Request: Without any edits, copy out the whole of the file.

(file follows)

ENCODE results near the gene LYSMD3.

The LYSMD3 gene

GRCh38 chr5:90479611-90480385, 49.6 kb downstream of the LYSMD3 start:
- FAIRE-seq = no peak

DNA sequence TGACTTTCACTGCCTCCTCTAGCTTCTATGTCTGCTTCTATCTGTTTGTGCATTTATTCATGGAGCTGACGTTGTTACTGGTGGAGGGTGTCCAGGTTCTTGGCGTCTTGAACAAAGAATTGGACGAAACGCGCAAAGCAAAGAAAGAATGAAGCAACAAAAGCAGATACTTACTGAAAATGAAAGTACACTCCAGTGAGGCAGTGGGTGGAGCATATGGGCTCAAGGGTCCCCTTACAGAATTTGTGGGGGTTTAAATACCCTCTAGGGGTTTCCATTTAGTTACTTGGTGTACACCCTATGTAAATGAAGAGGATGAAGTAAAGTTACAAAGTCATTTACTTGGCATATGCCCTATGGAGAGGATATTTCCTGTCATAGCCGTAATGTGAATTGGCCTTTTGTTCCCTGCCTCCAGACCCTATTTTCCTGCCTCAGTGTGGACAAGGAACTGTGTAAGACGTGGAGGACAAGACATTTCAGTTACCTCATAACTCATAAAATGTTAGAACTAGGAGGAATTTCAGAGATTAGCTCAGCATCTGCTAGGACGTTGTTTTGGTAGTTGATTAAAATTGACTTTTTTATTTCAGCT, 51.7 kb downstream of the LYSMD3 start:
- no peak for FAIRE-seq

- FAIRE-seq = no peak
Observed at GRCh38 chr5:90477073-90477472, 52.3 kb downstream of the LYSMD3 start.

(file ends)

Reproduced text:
ENCODE results near the gene LYSMD3.

The LYSMD3 gene

GRCh38 chr5:90479611-90480385, 49.6 kb downstream of the LYSMD3 start:
- FAIRE-seq = no peak

DNA sequence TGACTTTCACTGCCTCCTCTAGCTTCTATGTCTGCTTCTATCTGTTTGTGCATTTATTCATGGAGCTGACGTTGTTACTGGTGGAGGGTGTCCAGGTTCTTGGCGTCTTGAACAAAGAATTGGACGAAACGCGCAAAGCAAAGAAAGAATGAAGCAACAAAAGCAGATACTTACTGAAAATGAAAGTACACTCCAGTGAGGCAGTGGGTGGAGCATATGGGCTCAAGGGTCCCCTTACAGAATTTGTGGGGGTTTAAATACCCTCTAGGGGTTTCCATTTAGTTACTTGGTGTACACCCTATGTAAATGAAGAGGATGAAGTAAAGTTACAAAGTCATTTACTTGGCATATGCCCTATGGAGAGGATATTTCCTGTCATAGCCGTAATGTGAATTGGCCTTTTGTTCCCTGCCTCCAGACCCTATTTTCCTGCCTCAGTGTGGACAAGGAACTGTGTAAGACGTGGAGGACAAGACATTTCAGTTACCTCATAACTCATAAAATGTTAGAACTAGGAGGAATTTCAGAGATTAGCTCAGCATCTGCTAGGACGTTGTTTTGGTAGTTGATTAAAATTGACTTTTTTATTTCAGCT, 51.7 kb downstream of the LYSMD3 start:
- no peak for FAIRE-seq

- FAIRE-seq = no peak
Observed at GRCh38 chr5:90477073-90477472, 52.3 kb downstream of the LYSMD3 start.